Green’s Dictionary of Slang

claw n.

1. a hand, a finger.

[UK]Tom Tyler & his Wife (1661) in Farmer Two Tudor ‘Shrew’ Plays (1908) 40: When I come in her claws, She guides me for ever.
[UK]Fletcher Chances V iii: Now the Devil indeed Lay his ten Claws upon thee.
[UK]J. Taylor ‘World runnes on Wheeles’ in Works (1869) II 239: If I saw any of my acquaintance [...] I would stand vp, vailing my Bonnet, kissing my right claw, extending my armes as if I had been swimming.
[UK]G.W.M. Reynolds ‘The House Breaker’s Song’ in Farmer Musa Pedestris (1896) 122: Let Davy’s dust and a well-faked claw / For fancy coves be the only law.
[UK]R. Barham ‘The Merchant of Venice’ Ingoldsby Legends (1842) 51: But Antonio, like most of those sage ‘Johnny Raws’ [...] They have never experienced a gripe from his claws.
[US]R.G. Porter ‘The Snapping Turtle’ Southern Journal Monticelllo, Missip. 13 Mar. 1: You didn’t know I carried a snappin turtle in my pocket, did you? I guess you didn’t, or you wouldn’t ha’ poked your dirty claw right into its mouth that ere way!
[UK]E.B. Christy Box and Cox in Darkey Drama 6 9: Nuff ced – gib us yer claw (they shake hands).
[US]J. O’Connor Wanderings of a Vagabond 458: I’ll make’em eat their pistols and bowie-knives ef I gets my claws on’em.
[UK]Sporting Times 8 Mar. 2/1: That grabber’s claw went out for those six nice little fivers, but simultaneously there shot out three nice little hard boxwood rakes from our side of the table.
[US]Van Loan ‘The Crab’ Big League (2004) 11: The old Crab was on the bench with ossification of the right claw.
[US]F. Packard Adventures of Jimmie Dale (1918) I ix: Who’s ter know youse gets yer claws on it?
[UK]P. Cheyney Dames Don’t Care (1960) 128: I am just goin’ to do a little quiet house-bustin’ just to see if i can get my claws on somethin’ that I would like very much to find.
[US]Z.N. Hurston Seraph on the Suwanee (1995) 614: She reached up a freckled old claw and flung back the bib part of her floppy calico bonnet.
[US]J. Thompson Getaway in Four Novels (1983) 61: Get that red paint off your claws. It’s making me sick.
[US]M. Rumaker Exit 3 and Other Stories 109: Take your clammy claw off me, blueboy.
[Aus]J. Alard He who Shoots Last 96: Wot d’ya wants me to do? Stand in da corner wif a glass of mudder and daughter in me claw?
[Aus]B. Humphries Traveller’s Tool 36: Most of us appreciate cash in the claw.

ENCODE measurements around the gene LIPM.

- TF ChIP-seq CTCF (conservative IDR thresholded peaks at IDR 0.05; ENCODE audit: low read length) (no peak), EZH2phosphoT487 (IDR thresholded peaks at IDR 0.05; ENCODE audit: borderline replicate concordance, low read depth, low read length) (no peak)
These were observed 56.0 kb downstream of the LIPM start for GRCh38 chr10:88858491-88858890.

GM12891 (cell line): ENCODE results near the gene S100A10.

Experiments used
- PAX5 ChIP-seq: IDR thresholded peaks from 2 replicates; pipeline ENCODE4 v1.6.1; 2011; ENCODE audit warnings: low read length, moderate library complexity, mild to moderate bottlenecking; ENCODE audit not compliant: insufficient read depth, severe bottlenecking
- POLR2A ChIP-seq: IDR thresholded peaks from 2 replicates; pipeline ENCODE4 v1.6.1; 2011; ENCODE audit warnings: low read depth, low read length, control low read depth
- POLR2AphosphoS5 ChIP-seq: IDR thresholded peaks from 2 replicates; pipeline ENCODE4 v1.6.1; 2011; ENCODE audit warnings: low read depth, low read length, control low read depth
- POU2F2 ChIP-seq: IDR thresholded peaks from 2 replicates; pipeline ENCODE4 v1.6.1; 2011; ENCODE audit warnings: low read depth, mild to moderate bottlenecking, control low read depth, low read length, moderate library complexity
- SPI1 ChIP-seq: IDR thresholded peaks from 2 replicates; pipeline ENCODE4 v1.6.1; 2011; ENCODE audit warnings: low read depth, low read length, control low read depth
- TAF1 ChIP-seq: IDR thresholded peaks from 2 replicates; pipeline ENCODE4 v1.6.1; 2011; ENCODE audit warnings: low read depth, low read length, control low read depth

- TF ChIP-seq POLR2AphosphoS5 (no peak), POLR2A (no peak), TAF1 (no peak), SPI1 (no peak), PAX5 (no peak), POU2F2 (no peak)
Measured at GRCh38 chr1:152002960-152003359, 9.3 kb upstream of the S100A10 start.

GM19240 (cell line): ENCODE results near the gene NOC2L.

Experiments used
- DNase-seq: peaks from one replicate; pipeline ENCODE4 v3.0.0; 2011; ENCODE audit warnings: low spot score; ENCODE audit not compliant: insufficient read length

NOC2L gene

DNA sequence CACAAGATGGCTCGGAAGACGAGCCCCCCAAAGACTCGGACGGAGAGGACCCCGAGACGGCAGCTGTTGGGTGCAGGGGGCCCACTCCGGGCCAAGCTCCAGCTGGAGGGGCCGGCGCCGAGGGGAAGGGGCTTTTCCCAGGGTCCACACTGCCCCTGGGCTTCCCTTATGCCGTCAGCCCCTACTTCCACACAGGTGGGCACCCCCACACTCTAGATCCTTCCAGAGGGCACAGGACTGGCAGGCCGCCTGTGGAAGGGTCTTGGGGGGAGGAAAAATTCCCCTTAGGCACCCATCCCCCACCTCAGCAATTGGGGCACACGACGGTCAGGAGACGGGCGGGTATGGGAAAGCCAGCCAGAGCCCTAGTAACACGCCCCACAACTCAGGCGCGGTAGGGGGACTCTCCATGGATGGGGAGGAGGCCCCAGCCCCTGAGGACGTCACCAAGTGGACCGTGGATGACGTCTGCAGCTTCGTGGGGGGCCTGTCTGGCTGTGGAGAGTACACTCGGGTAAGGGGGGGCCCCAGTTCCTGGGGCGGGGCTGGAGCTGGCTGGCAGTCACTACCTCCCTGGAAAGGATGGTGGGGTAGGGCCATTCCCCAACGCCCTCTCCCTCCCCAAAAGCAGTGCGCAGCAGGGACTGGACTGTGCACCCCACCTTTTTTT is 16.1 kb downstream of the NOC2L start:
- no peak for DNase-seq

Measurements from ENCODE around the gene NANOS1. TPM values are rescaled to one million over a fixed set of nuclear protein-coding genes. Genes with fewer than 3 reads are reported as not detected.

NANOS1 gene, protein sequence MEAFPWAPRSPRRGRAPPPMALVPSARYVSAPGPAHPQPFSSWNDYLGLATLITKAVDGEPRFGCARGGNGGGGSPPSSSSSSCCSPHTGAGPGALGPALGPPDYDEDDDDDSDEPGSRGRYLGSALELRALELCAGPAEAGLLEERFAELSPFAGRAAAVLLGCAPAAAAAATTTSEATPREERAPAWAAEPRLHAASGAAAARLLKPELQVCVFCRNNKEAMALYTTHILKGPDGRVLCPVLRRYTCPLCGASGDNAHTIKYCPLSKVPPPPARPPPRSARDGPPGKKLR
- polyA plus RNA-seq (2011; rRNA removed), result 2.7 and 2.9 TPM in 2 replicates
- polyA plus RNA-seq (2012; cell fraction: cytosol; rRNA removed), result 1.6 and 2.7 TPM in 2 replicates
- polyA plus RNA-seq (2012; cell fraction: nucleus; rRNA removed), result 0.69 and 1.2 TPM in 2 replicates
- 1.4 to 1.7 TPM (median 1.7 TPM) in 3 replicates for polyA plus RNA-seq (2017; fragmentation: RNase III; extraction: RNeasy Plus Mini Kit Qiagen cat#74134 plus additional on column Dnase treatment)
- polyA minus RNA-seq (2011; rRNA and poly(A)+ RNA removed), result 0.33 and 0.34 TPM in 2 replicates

[UK]D. Jarman letter 22 May Smiling in Slow Motion (2000) 130: Then he got his claws round the mirror and ripped it clean off the wall.

2. (UK prison) a blow with a whip; usu. as claws for breakfast

[UK]Barrère & Leland Dict. of Sl., Jargon and Cant.

3. (US Und.) the member of a pickpocket team who actually steals.

[US]Jackson & Hellyer Vocab. Criminal Sl. 24: claw [...] Current amongst pickpockets. The [...] expert operator in a ‘gun mob’ who lifts the money and valuable collateral from the victim’s person. Example: ‘Our mob is working under one of the speediest claws in the country.’.
[US]Goldin et al. DAUL 44/2: Claw. The skilled pickpocket in a gang.

4. (US Und.) a police officer.

[US]Wentworth & Flexner DAS.

In compounds

claw-back (n.) [he or she metaphorically ‘claws’ at one’s back. Note obs. SE claw, to flatter, to wheedle, to cajole]

a sycophant, a toady.

H. Latimer 2nd Sermon before Edward VI (Arb.) 64: These flattering clawbackes are originall rotes of all mischyue .
[UK]J. Higgins et al. Mirror for Magistrates (1815) 73: And I had clawbackes even in Court full rife, / Which sought by mine outrages gaines to winne.
[UK]Davies of Hereford Vpon Eng. Prouerbes 49/2: Whores are still Clawbacks to knaues but for lack: Who stil claw their bellyes as they claw their backe.
[UK]J. Hall Discovery of New World Bk 2 184: Your Spanish Mimike is a meere ninnihammer vnto these Clawback-courtiers.
[UK]J. Withals Dictionarie in Eng. and Latine 314: A Pick-thank, or claw-back, Adulator.
[UK]Urquhart (trans.) Gargantua and Pantagruel (1927) I Bk III 451: These are my Flatterers, [...] my Clawbacks, my Saluters.
[UK]R. Nares Gloss. (1888) I 165: claw-back. One who scratches another’s back. Metaphorically, a flatterer.
claw-buttock (n.)

the penis.

[UK]Urquhart (trans.) Gargantua and Pantagruel (1927) I Bk I 44: And some of the other women would give these names, my Roger, my cockatoo, my nimble-wimble, bush-beater, claw-buttock, evesdropper, pick-lock, pioneer, bully-ruffin, smell-smock, trouble-gusset, my lusty live sausage.
[UK]Farmer & Henley Sl. and Its Analogues.
claw-poll (n.) [he or she metaphorically ‘claws’ at one’s SE poll, hair. Note obs. SE claw, to flatter, to wheedle, to cajole]

a sycophant, a toady.

[UK]R. Grafton Chronicle at Large (1809) I 601: Certeine Claw-poules & Parasites, commonly called Titiuils, and tale tellers.

In phrases

claws for breakfast (n.)

(UK prison) a judicial whipping.

[UK]J. Greenwood Seven Curses of London 89: Whipping while in prison – scroby or claws for breakfast.
[UK]J. Greenwood In Strange Company 131: A ruffian, being uncertain as to the morning when he is to have, as he himself would say, ‘claws for breakfast,’ is in the habit of lying night after night in a sweat of terror.
[UK]J. Greenwood Tag, Rag & Co. 222: No day or hour is mentioned for it at the time at which a man receives his sentence when he is to have ‘claws for breakfast,’ as it is called.
[Aus]D.V. Lucas Aus. and Homeward 335: Some of their slang may be interesting [...] whipping while in prison, claws for breakfast.
have the claw (v.)

(Aus.) to be ruined, to be finished, to be irreparably damaged.

[Aus]R. Beckett Dinkum Aussie Dict. 28: Had the claw: Something or someone is buggered. Normally used in reference to a piece of machinery which will no longer work as in, ‘Sorry, mate, but your washing machine’s had the bloody claw.’ Pieces of machinery can also be deemed to have had the ‘sword’, ‘Richard’ or ‘Dick’.